September 28, 2016

    Parallel Streams

    The Streams API that came with Java 8 enabled functional programming by taking advantage of the new lambda functionality and the method references. One of the most popular features of streams is that they support lazy evaluation. Another very popular feature of streams is that they are capable of processing results concurrently using multiple threads. In this article, we will examine the main points to consider when using a parallel stream.

    Creating a parallel stream is really simple; you just have to designate that your stream is parallel and the operations are done in parallel automatically for you. There is no need to write any threading code to make it happen. There are 2 ways to create a parallel stream: you can either create it from an existing stream, by calling the parallel() method, or use an extension method that has been added to the Collection interface, as below:
     Stream<String> stream = Stream.of("cat", "dog");  
     Stream<String> parallelStream = stream.parallel();  
       
     Stream<String> parallelStream2 = Arrays.asList("cat", "dog").parallelStream();  
    

    September 27, 2016

    Optionals in Java 8 and How to Use Them

    Since the release of Java 8, NullPointerExceptions shouldn't be common anymore. Before Java 8, your code was probably full of "if statements" to check if a variable was null. Still, it was impossible to catch every NullPointerException out there. With Java 8, Oracle attempted to solve this issue. They didn’t invent the holy grail, but they did make our lives as developers much easier by helping prevent code smells and those nasty Exceptions. Now, if you start a new project, you should definitely use Java 8 to avoid NullPointerExceptions.

    So what exactly did Oracle do to help us in our misery? They introduced Optionals. [1]

    You may have heard of Optionals already a few times, but you maybe dont know exactly know how to use them in the right way. If you use them in the wrong way, it is like you wouldnt use Optionals at all. So let's take a look how Optionals could be used.


    Java 8 Date and Time API [Quick Introduction]

    Along with new language features like lambda expressions and streams, Java 8 has also introduced a new concept to deal with dates and times. Working with dates and times prior to Java 8 was a little tricky and cumbersome, which led to the popularization of third-party time libraries like Joda-Time. Even for those starting to learn Java with version 8, it is still important to be able to understand the code written the old way. In this article, we will examine the core differences between the old and new way.

    First of all, in order to use the new classes, import the java.time package like this:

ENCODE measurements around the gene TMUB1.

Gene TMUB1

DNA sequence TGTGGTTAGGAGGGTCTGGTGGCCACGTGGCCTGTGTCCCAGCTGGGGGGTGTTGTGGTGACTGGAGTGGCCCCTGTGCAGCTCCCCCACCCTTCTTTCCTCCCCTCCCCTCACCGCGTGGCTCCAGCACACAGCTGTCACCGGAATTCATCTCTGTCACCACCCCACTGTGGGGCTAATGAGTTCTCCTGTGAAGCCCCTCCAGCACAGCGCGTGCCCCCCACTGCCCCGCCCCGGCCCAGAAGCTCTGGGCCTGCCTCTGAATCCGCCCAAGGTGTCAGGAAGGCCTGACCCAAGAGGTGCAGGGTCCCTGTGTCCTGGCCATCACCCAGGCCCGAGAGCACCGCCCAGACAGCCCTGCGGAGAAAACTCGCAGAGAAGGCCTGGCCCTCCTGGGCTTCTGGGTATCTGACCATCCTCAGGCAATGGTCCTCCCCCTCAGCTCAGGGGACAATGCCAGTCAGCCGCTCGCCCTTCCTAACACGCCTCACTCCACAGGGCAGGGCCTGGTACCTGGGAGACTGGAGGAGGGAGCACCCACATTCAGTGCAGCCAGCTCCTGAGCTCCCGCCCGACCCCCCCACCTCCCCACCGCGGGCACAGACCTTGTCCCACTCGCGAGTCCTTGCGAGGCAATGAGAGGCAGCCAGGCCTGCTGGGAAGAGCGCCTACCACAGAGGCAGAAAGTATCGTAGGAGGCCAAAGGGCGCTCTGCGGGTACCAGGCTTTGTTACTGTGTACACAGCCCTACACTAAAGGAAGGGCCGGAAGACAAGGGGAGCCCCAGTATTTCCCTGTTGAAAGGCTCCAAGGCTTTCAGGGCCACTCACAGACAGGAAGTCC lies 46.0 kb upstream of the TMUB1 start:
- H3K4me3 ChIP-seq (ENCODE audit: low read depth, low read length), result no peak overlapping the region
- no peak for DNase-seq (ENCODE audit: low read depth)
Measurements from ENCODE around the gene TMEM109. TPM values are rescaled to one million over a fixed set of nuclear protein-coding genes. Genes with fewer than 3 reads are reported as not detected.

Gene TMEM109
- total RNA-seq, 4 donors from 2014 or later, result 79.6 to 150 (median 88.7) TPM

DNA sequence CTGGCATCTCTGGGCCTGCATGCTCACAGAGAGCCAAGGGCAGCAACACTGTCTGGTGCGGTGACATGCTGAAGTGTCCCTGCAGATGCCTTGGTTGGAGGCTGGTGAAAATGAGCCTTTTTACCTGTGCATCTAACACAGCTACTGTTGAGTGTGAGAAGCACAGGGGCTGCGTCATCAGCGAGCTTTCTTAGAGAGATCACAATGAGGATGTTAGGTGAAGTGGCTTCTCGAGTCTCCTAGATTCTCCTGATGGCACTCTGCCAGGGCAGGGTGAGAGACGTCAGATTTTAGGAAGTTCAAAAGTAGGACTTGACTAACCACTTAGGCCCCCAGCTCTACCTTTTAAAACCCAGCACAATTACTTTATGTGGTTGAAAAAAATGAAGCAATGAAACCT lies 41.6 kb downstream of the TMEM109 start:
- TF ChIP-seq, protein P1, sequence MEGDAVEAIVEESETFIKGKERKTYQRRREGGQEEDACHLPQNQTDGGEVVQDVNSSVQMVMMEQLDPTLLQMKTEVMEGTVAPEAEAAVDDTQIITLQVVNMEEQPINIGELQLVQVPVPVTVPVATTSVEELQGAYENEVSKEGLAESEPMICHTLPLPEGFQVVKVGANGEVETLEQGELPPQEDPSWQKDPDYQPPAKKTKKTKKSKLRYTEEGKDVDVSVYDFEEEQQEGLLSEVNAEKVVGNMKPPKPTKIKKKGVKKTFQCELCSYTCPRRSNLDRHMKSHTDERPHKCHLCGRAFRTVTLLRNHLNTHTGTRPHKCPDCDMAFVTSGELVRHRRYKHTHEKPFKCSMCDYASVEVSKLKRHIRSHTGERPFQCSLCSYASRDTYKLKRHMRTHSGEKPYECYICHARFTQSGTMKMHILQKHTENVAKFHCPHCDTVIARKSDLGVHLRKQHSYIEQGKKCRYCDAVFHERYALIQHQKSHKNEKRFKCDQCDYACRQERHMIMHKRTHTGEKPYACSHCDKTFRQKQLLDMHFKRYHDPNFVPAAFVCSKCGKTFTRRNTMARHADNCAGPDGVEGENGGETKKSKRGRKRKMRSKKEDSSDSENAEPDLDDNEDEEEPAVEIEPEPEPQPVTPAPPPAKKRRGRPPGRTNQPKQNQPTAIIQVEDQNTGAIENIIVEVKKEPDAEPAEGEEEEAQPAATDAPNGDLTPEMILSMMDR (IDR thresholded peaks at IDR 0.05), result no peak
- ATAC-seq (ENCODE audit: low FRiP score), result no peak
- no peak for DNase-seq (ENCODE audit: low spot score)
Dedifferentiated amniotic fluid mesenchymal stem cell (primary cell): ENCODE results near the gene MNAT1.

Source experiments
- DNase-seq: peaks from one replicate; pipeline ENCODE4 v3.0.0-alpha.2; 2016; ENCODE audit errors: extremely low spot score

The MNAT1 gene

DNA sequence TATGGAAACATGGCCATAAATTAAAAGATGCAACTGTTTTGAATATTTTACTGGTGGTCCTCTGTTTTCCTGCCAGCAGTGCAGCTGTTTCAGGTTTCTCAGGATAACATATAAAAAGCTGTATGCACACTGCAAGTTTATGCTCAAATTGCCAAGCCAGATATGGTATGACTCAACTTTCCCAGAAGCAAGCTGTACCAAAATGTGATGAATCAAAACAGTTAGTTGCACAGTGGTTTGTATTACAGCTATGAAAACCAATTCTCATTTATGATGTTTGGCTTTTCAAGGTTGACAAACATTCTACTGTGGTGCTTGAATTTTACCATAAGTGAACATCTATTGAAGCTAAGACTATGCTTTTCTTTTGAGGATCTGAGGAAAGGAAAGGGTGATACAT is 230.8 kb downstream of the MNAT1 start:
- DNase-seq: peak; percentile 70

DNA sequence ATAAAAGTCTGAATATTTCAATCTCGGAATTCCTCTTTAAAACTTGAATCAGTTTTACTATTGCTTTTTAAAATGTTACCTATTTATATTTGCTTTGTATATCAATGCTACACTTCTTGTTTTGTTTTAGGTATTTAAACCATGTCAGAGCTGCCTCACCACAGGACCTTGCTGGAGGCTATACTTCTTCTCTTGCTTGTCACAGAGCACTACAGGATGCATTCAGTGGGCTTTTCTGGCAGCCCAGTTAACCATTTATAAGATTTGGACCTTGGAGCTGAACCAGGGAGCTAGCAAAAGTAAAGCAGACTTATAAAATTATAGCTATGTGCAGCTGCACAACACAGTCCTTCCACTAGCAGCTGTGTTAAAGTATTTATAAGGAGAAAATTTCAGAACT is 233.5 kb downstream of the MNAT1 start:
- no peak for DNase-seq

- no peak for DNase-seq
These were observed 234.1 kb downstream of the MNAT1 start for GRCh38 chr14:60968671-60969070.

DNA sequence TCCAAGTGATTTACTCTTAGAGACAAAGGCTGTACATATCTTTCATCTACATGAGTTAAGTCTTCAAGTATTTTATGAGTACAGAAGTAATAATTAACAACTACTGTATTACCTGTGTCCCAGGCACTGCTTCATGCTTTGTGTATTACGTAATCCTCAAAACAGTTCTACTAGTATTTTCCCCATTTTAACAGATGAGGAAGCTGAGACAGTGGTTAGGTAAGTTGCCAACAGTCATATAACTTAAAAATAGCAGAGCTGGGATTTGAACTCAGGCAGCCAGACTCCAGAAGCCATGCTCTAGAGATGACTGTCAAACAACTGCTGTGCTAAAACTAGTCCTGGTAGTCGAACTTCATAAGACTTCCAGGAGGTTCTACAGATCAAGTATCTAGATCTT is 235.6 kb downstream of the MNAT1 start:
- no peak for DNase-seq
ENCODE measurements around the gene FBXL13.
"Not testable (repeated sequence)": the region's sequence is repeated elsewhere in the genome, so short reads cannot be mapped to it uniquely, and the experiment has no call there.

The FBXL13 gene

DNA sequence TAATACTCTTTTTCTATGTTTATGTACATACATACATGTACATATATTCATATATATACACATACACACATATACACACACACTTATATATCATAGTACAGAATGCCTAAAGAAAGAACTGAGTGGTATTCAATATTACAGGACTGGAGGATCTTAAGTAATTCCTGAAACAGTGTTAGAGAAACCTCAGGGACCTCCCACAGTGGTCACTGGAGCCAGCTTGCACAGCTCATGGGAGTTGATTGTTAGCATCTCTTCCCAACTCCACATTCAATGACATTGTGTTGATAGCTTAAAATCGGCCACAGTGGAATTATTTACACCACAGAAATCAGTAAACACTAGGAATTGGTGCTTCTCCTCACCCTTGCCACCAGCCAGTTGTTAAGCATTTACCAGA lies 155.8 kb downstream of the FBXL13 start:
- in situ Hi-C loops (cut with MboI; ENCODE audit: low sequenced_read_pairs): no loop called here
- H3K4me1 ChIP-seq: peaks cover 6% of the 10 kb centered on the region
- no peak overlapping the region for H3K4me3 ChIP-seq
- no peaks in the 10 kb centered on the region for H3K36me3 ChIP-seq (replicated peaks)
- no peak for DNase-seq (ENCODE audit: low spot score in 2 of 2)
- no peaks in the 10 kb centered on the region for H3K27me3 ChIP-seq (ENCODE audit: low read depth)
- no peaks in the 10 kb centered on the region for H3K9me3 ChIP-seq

import java.time.*;  
    

    August 21, 2016

    iOS: Creating a Custom UIViewController Transition Animation – a Step-By-Step Guide

    First of all - what is this 'Transition animation', you might ask? Well, no rocket science here - transition animations provide visual feedback about changes to your app’s interface. UIKit provides a set of standard transition styles to use when presenting view controllers, and you can supplement the standard transitions with custom transitions of your own.You may have seen a lot of transition animations that look really nice and neat but you might not have any idea of how to create one. Some of them look really complicated and some really simple, but in the end you just don't know where to start.

    That's why I am going to introduce you to custom transitions. In this step-by-step guide, we are going to create a regular custom transition animations and, in doing so, wash away any fears you might have had about them.
    So let's get started!

    July 04, 2016

    The WWWW Guide to Refactoring

    If you are working on an ever-evolving codebase, refactorings are something you're sure familiar with. Martin Fowler’s Refactoring book is a must-read for any developer. Lets start with his definition of refactoring:
    Refactoring is the process of changing a software system in such a way that it does not alter the external behavior of the code, yet improves its internal structure.” [1]
    The book describes the process of refactoring and spends most of the time explaining how to do the various refactorings. In this post I will talk about the essential wwww questions:


    WHY should we refactor?
    WHEN should we refactor?
    WHO is involved in a refactoring?
    WHAT should be refactored?

    June 27, 2016

    Sorting objects - working with "Java Comparator"

    Today I want to show you how to sort objects by one or more properties. There are a lot of possibilities how to do that.
    There are two interfaces in Java which help you to sort a list. There is the Comparator interface and the Comparable interface. So how do you decide which one to use?

    API interface definition Comparable<T>: